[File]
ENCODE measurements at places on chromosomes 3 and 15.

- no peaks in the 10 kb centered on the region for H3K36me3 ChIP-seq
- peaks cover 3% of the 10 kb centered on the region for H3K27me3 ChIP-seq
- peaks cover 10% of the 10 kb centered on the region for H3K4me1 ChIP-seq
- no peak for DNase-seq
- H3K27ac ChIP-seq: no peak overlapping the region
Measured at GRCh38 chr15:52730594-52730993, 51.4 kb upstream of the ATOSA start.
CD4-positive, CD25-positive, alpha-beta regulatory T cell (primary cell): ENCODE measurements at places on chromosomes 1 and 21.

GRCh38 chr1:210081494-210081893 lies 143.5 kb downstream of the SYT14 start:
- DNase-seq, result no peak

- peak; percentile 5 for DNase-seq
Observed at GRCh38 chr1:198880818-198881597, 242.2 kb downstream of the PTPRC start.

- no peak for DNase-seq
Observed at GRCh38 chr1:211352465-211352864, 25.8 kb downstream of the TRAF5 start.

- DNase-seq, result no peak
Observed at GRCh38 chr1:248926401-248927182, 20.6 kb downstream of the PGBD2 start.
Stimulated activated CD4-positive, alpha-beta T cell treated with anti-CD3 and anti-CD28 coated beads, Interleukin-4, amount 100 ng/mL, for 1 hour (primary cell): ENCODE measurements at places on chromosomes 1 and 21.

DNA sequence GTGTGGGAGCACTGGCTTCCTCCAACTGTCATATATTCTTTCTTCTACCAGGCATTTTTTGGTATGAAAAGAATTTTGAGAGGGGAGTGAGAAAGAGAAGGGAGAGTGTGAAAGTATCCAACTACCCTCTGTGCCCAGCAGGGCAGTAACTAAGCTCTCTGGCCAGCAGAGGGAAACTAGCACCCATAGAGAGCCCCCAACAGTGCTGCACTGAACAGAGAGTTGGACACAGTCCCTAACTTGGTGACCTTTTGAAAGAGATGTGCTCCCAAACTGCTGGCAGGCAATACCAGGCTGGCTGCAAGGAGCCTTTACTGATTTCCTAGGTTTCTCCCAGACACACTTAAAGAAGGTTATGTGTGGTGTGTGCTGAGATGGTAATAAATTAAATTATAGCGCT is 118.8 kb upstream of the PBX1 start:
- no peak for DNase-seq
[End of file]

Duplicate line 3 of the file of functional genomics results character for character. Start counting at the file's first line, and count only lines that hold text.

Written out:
- peaks cover 3% of the 10 kb centered on the region for H3K27me3 ChIP-seq